One of the reasons people may not move for better opportunities, according to Bown, is that areas losing lots of jobs see less demand for housing, and home values fall. Workers who may still be paying off mortgages suddenly find they are underwater, meaning they owe more on their homes than their homes are worth. That makes the prospect of moving a financially dubious, or impossible, one. Even those that may be able to afford relocating see little appeal in leaving behind a community where they’ve spent their whole life. I talked to a worker named Jerry Nowadzky, who was laid off from an Iowa factory that made printing presses in the 1990s. He and dozens of other factory workers went to a class where they were retrained to repair computers, he told me. But after the yearlong course, there were no jobs, he said. Nowadzky, his certification in hand, went to work stocking shelves in a grocery store at night. He might have been able to find a job had he gone to another city or state, he told me, but “we were in our 50s, and you can’t really pick up and move with all the roots you have.”
There are other reasons that retraining hasn’t worked, too. Sometimes, people don’t know what kinds of jobs are in demand, and so are retrained for professions with few prospects. Other times, workers who have been at factories for decades find the idea of going to college intimidating. Someone who hasn’t done math or compositional English in 30 years may feel too old to begin at age 50. So they avoid retraining, even if it’s free.
In recent years, conservatives have taken the failures of TAA as a clear sign that the program needs to be scuttled. They ask: Why spend so much money on a program that provides retraining that doesn’t work? But this logic is problematic. If trade creates winners and losers in our economy—and many people passively win by gaining access to cheaper products from overseas—isn’t there an obligation to compensate the losers in some way? Giving up on them because retraining hasn’t yet proven to be successful seems short-sighted and indeed might be what has led to the discontentment plaguing this election season. Some of the people most affected by trade—white, working-class older men—are those who have eschewed traditional candidates from both parties and supported the anti-trade platforms of Bernie Sanders and Donald J. Trump in the election. Both candidates had pledged to stop trade deals like the Trans Pacific Partnership. “In theory, the winners should repay the losers, but we don’t in our country,” Timothy Smeeding, a professor of public affairs at the University of Wisconsin-Madison, told me a few months ago.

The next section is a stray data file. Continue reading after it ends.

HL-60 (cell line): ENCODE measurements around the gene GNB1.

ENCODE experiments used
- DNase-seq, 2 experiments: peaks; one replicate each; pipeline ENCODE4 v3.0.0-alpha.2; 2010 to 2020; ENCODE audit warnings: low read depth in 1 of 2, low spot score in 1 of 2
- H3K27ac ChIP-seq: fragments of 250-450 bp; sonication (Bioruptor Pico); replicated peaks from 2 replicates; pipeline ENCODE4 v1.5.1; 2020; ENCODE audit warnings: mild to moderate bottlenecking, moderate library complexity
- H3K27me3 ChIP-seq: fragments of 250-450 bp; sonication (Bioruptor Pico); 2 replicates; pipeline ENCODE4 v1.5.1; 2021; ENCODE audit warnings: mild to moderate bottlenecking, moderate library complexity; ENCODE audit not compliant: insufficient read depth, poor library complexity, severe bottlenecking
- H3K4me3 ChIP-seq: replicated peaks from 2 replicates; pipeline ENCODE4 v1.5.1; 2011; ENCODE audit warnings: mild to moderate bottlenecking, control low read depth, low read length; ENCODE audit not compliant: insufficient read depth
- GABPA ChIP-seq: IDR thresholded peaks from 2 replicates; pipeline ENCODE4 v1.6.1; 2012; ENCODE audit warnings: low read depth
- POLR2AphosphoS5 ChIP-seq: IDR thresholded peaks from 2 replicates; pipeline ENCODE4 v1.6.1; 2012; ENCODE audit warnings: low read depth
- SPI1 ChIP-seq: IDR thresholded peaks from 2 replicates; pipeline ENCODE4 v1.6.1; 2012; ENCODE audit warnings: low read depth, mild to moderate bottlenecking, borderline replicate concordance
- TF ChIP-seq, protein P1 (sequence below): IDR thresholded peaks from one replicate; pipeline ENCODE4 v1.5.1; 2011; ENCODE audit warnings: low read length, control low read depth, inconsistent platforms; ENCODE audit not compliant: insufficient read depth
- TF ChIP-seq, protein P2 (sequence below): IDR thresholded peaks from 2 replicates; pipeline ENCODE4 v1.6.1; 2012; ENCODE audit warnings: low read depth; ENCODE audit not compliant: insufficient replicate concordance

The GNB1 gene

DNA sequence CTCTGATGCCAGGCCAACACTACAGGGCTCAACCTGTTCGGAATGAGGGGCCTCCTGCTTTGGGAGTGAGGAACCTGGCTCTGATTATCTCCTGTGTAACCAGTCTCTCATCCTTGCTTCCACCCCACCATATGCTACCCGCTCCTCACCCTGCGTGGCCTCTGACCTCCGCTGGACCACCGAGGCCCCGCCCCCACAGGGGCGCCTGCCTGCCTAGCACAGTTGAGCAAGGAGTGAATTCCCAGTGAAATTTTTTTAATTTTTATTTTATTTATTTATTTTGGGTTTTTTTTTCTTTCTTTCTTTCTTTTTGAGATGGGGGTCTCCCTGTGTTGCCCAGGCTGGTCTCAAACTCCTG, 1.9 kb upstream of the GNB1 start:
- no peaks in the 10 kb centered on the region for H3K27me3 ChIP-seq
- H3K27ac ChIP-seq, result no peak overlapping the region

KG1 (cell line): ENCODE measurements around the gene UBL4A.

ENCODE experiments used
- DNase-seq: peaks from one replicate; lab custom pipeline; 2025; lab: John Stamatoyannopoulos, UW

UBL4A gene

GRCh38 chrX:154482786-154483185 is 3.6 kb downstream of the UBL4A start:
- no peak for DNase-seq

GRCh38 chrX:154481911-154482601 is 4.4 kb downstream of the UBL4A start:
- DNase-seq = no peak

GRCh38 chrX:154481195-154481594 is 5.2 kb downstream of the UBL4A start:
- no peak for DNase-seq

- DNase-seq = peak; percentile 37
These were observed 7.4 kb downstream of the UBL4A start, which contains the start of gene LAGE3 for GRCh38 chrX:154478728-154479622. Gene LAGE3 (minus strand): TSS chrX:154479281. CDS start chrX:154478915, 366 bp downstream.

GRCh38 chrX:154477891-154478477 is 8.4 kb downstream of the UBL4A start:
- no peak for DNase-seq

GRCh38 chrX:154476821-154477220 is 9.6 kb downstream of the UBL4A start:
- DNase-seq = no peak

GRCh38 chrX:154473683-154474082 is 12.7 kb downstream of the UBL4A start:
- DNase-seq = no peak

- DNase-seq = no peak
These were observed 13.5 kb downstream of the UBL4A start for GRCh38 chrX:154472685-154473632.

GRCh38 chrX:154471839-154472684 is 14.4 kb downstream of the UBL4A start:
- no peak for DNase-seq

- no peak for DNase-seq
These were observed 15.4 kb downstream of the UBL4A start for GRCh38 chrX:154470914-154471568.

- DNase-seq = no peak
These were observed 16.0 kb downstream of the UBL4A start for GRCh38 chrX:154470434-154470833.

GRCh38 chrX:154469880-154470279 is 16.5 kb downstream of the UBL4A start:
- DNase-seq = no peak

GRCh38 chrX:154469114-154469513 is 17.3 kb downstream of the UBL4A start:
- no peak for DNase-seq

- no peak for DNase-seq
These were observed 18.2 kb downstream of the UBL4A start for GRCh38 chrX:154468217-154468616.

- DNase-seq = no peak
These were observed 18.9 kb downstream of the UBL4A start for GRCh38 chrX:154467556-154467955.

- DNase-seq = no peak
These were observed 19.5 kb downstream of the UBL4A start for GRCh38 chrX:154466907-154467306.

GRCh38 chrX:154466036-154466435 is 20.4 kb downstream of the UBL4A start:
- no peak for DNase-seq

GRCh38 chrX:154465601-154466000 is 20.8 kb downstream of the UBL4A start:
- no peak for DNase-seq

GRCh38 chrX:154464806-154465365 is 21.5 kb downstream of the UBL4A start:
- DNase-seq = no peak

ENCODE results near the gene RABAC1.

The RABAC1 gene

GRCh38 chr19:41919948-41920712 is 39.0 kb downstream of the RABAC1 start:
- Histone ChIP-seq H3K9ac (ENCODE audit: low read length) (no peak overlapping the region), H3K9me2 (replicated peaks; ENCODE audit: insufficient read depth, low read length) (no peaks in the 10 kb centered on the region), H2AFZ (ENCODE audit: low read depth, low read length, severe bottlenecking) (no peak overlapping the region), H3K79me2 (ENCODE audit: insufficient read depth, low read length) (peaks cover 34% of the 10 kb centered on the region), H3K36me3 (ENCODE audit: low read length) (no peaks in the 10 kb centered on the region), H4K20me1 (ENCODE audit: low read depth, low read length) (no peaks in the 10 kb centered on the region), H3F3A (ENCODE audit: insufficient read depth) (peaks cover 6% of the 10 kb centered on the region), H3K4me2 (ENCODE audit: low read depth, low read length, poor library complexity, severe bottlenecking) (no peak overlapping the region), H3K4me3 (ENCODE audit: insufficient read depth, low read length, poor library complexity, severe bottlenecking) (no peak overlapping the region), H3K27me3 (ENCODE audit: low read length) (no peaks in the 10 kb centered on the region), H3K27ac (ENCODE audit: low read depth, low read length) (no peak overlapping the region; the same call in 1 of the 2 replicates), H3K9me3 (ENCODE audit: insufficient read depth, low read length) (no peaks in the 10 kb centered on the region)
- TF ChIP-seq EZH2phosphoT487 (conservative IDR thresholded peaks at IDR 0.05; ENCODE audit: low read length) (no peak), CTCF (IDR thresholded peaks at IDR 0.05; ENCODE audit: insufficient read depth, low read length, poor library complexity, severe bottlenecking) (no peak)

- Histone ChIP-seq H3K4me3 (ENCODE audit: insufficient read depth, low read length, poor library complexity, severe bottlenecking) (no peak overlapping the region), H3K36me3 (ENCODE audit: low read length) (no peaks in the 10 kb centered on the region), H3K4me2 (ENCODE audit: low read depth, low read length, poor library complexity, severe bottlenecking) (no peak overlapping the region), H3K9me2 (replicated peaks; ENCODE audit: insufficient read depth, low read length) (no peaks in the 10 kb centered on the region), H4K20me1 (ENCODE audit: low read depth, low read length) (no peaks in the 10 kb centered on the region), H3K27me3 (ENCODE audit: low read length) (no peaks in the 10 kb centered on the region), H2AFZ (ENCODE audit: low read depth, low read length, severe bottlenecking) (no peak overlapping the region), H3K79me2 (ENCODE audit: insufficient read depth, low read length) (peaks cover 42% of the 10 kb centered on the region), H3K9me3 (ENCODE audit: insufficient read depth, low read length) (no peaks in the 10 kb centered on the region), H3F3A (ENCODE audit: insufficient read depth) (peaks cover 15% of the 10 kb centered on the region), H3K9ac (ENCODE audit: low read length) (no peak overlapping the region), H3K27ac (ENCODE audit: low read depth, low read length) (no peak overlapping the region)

There are other solutions out there that haven’t been tried in depth. For instance, last December, the writer Henry Olsen penned an essay proposing a new Homestead Act that would subsidize people who want to move to areas with more jobs. People stay put, he argued, in part because many benefits—like cash assistance—are tied to where they live. They also stay put because they don’t know about opportunities in other places, he wrote. That doesn’t make sense, he wrote:
“Millions of low-to-moderately skilled, native-born, and immigrant Americans live in places where they can’t find decent work while a vast new economic frontier unfolds in Southern and Western states such as Texas, Florida, and North Carolina. These wide open spaces are enticing enough to encourage millions of Latin Americans to undertake dangerous and expensive journeys, yet millions of other Americans remain mired in ghettos, depressed steel towns and struggling regions like Appalachia and the Mississippi Delta.”
Olsen’s idea could help overcome one of the biggest obstacles in helping those who lose out in trade deals: that they’re stuck in places where there are few opportunities. Rather than do away with TAA, there might be promise in helping people move to where there are opportunities. This could include retraining, mortgage assistance, and counseling. This isn’t exactly a new concept in American public policy. In the housing sphere, families are moved out of high-poverty areas where there is high crime and not enough access to jobs to better homes in the suburbs, and are provided with counseling in that transition. Why not expand that program to include inter-state moves for the people who are mired in communities where there are no job opportunities?